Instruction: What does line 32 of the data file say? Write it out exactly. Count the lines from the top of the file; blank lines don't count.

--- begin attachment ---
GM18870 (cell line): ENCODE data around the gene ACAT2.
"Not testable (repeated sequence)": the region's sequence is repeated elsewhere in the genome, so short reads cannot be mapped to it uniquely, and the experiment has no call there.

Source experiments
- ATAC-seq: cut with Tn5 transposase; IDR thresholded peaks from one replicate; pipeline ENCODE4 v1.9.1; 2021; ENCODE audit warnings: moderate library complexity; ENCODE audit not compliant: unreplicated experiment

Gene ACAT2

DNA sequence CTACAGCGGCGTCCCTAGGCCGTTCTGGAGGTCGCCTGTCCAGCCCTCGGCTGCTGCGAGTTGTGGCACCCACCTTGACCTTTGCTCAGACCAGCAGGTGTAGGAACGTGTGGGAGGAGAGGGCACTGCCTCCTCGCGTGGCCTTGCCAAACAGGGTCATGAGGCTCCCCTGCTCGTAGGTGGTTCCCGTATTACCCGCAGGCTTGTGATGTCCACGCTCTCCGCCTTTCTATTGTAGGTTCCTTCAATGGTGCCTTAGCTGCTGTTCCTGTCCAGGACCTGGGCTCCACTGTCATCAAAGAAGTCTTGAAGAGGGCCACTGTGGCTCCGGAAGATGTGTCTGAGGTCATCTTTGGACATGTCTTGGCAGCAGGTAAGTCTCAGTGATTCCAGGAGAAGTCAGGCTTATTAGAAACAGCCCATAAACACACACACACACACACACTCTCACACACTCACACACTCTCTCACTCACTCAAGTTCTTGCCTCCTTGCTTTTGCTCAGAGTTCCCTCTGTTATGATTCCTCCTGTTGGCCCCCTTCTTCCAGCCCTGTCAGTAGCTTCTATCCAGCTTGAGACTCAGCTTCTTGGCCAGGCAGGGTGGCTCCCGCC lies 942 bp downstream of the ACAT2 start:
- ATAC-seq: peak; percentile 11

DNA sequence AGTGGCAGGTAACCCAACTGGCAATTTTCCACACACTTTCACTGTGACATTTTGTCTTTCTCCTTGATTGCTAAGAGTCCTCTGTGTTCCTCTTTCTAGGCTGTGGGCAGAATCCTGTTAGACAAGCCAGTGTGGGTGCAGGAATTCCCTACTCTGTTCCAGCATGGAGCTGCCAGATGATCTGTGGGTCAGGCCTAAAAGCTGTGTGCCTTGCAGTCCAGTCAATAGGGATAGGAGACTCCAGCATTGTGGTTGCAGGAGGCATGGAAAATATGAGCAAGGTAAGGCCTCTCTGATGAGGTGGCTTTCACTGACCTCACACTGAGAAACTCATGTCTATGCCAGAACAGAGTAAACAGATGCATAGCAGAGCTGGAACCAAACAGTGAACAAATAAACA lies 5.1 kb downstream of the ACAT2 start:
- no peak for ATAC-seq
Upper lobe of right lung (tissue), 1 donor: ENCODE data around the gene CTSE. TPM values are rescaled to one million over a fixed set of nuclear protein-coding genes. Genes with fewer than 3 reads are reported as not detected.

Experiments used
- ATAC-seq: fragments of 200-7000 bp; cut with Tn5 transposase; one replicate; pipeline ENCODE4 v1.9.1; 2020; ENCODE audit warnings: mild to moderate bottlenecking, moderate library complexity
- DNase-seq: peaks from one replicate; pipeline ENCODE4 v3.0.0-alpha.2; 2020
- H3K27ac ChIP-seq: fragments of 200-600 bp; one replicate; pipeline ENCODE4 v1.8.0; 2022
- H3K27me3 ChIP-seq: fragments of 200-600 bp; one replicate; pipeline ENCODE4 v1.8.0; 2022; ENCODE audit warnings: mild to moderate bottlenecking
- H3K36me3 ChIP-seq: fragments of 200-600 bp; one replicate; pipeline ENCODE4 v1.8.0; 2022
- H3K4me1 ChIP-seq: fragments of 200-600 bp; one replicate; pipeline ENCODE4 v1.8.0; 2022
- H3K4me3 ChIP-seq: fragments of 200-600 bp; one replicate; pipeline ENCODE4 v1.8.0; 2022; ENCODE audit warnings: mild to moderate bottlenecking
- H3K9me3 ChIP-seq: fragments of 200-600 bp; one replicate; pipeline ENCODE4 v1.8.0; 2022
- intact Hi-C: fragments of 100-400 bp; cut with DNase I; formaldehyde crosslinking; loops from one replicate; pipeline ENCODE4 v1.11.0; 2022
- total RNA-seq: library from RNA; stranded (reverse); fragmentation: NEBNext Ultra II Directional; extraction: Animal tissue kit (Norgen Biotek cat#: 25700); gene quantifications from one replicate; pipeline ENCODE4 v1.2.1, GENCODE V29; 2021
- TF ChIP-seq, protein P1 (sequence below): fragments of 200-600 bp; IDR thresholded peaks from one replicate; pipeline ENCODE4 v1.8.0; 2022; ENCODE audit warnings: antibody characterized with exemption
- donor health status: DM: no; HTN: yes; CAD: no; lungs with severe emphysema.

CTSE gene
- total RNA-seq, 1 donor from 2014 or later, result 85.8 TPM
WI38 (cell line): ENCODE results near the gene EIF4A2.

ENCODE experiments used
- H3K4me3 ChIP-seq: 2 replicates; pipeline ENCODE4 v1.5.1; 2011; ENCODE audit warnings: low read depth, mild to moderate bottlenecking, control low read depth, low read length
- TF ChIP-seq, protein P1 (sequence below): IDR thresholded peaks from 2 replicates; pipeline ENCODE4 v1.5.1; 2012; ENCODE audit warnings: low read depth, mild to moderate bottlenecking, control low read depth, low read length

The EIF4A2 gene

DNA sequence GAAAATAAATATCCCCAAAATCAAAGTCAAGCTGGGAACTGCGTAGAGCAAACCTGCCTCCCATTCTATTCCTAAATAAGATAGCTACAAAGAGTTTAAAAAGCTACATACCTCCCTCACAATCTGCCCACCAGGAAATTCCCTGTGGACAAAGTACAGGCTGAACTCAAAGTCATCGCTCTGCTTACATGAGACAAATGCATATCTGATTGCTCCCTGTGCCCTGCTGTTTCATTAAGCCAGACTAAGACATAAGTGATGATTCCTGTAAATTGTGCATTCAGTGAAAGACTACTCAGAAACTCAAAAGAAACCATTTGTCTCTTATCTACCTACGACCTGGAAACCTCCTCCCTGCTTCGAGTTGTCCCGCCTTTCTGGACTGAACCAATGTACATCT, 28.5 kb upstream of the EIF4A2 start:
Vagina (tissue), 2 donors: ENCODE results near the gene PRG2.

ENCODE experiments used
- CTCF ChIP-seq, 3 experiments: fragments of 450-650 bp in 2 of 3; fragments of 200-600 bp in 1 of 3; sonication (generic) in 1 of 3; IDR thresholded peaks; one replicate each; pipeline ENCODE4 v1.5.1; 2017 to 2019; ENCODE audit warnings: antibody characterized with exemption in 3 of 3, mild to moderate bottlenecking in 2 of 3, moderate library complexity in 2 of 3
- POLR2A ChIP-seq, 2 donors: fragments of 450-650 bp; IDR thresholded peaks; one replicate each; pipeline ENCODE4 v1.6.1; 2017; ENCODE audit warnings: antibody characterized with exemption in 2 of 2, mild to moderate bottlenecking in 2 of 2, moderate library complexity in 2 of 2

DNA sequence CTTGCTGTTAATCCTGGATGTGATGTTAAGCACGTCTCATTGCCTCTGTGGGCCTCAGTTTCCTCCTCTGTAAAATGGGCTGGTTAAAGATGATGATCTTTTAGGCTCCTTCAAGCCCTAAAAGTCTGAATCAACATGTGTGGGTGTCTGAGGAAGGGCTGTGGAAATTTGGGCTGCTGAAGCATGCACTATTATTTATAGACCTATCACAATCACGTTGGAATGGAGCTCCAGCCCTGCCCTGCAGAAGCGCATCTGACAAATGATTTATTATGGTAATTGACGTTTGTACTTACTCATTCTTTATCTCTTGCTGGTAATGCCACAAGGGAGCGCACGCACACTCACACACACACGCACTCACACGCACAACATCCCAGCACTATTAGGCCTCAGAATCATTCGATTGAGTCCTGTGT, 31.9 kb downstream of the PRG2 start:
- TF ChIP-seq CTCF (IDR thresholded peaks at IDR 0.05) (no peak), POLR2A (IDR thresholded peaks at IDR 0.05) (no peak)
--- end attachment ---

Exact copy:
Vagina (tissue), 2 donors: ENCODE results near the gene PRG2.